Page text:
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staticVoid2

calculating face normals

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staticVoid2    381
hi, how would you normally calculate face normals when you have the vertex normals the make up the face, I've tried adding them together and dividing by the number of vertices but it's not working, I have these unit normals: 0.577349; 0.577349; -0.577349;, 0.577349; -0.577349; -0.577349;, -0.577349; -0.577349; -0.577349;, -0.577349; 0.577349; -0.577349;, and the result is: 0.000000, 0.000000, -0.577349 but should it not be (0, 0, -1)? how would I do this

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deadstar    536
How did you calculate the vertex normals without a face normal in the first place?

I'm unsure if you can 'revert back' to a face normal from a set of vertex normals.

But then again, I'm not the world's best mathematician.

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staticVoid2    381
Quote:
Original post by deadstar
How did you calculate the vertex normals without a face normal in the first place?

I'm unsure if you can 'revert back' to a face normal from a set of vertex normals.

But then again, I'm not the world's best mathematician.


there pre-calculated in .x files for each vertex but not for faces.


Quote:

Just normalize your result vector.


thanx.

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haegarr    7372
A vertex normal is computed by the normalized sum of the normals of surrounding faces if the corners are smoothed. They are identical to the face normal for sharp corners. Perhaps, before summed up, they are weighted with the enclosed angle with which the face participates on the vertex (other weighting schemes exist as well).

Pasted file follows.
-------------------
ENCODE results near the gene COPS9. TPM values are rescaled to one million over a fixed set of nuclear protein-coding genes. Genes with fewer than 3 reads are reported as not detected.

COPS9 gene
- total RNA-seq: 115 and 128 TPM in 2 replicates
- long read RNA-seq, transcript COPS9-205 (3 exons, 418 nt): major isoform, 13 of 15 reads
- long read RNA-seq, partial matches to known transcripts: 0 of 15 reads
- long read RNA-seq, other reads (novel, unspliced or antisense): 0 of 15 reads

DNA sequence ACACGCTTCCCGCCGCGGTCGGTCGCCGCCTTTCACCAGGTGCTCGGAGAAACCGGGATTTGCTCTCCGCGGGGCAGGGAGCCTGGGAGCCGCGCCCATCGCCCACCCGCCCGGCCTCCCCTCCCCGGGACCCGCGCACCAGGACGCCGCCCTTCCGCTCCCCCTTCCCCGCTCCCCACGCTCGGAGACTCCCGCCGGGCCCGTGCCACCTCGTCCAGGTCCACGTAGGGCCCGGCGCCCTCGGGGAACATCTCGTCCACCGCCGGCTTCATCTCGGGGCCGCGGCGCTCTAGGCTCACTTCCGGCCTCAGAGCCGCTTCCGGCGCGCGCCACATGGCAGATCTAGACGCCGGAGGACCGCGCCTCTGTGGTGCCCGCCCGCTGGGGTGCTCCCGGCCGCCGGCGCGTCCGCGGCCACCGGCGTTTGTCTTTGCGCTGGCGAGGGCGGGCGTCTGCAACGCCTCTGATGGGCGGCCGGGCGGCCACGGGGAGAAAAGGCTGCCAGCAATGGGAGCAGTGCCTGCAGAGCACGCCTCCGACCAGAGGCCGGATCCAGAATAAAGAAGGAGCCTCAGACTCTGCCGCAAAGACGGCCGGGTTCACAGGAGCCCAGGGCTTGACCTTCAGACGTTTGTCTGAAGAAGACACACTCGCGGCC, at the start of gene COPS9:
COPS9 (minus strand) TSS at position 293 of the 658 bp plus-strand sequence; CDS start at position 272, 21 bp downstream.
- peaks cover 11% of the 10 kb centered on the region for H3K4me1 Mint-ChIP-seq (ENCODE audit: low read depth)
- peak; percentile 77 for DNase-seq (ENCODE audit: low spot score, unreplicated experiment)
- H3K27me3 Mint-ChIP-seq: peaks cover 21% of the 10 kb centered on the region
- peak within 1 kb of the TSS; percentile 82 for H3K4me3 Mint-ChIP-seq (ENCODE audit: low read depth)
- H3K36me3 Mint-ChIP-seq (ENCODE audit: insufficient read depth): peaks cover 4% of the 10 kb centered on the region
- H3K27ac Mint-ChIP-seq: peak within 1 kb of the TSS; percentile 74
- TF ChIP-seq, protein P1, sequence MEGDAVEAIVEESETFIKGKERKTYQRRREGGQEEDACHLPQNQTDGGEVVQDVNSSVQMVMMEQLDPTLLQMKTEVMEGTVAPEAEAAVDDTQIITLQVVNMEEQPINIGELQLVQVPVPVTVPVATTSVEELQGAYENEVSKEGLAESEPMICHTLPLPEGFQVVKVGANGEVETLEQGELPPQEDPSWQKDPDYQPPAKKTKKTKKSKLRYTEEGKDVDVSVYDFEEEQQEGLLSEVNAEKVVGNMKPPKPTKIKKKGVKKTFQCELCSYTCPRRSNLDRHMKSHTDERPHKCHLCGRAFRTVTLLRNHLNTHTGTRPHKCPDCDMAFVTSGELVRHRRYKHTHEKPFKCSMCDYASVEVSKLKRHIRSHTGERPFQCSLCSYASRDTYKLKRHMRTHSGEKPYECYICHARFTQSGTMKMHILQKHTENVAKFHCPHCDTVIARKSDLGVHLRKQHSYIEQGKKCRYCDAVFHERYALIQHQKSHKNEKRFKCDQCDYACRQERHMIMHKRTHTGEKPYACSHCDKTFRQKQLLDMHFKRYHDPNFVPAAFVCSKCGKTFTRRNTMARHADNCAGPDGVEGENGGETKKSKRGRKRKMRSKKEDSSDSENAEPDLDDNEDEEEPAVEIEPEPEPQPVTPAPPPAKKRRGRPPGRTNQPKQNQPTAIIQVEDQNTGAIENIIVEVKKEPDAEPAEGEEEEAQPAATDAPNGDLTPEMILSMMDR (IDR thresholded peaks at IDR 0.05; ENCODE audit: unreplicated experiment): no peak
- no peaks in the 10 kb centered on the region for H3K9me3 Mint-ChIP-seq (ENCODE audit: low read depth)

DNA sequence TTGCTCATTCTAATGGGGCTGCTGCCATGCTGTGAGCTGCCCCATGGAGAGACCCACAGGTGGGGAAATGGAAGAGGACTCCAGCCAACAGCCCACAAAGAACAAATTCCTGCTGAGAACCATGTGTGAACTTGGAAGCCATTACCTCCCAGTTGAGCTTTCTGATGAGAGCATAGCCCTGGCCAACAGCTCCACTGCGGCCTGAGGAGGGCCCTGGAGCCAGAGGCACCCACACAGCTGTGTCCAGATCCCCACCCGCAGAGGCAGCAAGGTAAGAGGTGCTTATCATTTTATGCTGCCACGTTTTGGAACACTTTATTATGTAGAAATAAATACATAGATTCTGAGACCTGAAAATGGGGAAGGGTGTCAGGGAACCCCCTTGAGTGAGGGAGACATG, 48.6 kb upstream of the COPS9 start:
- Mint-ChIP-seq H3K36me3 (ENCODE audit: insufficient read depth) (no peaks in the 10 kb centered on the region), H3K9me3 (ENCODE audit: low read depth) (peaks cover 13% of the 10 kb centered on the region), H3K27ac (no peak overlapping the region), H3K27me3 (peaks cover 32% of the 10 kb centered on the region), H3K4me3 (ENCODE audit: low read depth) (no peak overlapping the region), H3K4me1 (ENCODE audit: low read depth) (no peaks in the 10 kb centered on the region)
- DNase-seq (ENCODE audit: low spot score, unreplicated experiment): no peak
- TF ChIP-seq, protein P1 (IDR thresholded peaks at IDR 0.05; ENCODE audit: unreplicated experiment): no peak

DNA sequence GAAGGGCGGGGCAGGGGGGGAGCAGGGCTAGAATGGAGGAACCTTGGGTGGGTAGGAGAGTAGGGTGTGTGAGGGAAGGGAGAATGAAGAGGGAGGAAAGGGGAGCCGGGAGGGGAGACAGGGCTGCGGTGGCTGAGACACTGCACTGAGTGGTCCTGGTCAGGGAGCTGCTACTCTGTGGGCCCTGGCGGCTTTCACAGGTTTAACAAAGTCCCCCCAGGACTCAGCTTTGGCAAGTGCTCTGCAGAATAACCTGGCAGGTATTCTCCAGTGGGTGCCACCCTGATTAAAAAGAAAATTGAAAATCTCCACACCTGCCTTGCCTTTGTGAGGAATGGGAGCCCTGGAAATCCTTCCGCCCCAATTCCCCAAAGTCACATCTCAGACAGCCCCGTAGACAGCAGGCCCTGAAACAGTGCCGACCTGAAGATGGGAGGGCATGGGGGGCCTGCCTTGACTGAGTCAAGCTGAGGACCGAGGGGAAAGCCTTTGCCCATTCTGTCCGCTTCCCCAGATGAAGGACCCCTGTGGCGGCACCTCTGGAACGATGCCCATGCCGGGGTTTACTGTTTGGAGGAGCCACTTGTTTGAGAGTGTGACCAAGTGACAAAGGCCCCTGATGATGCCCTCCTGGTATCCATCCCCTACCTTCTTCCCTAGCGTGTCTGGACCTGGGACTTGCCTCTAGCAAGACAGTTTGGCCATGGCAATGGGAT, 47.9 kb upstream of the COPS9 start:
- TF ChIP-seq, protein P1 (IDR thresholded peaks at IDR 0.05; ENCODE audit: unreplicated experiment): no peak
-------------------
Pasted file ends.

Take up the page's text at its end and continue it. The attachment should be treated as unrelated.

Summing up the normals of all verices of a face definitely considers the orientations of neighbouring faces, too. Therefore, it will definitely not yield in the original normal for the general case. If you want to yield in the correct normal, compute and re-normalize the cross-product of the difference vectors between vertices. I.e. for a face with at least 3 vertex positions p1, p2, p3 use
normalize( ( p2 - p1 ) x ( p3 - p1) )
(For quads and faces with even more vertices some possibilities exist to suffer as least as possible from numeric inaccuraries.) You can, of course, look at the vertex normals to determine whether the direction of the cross-product is correct or has to be inverted.


EDIT: Okay, jezham has mentioned it already :)

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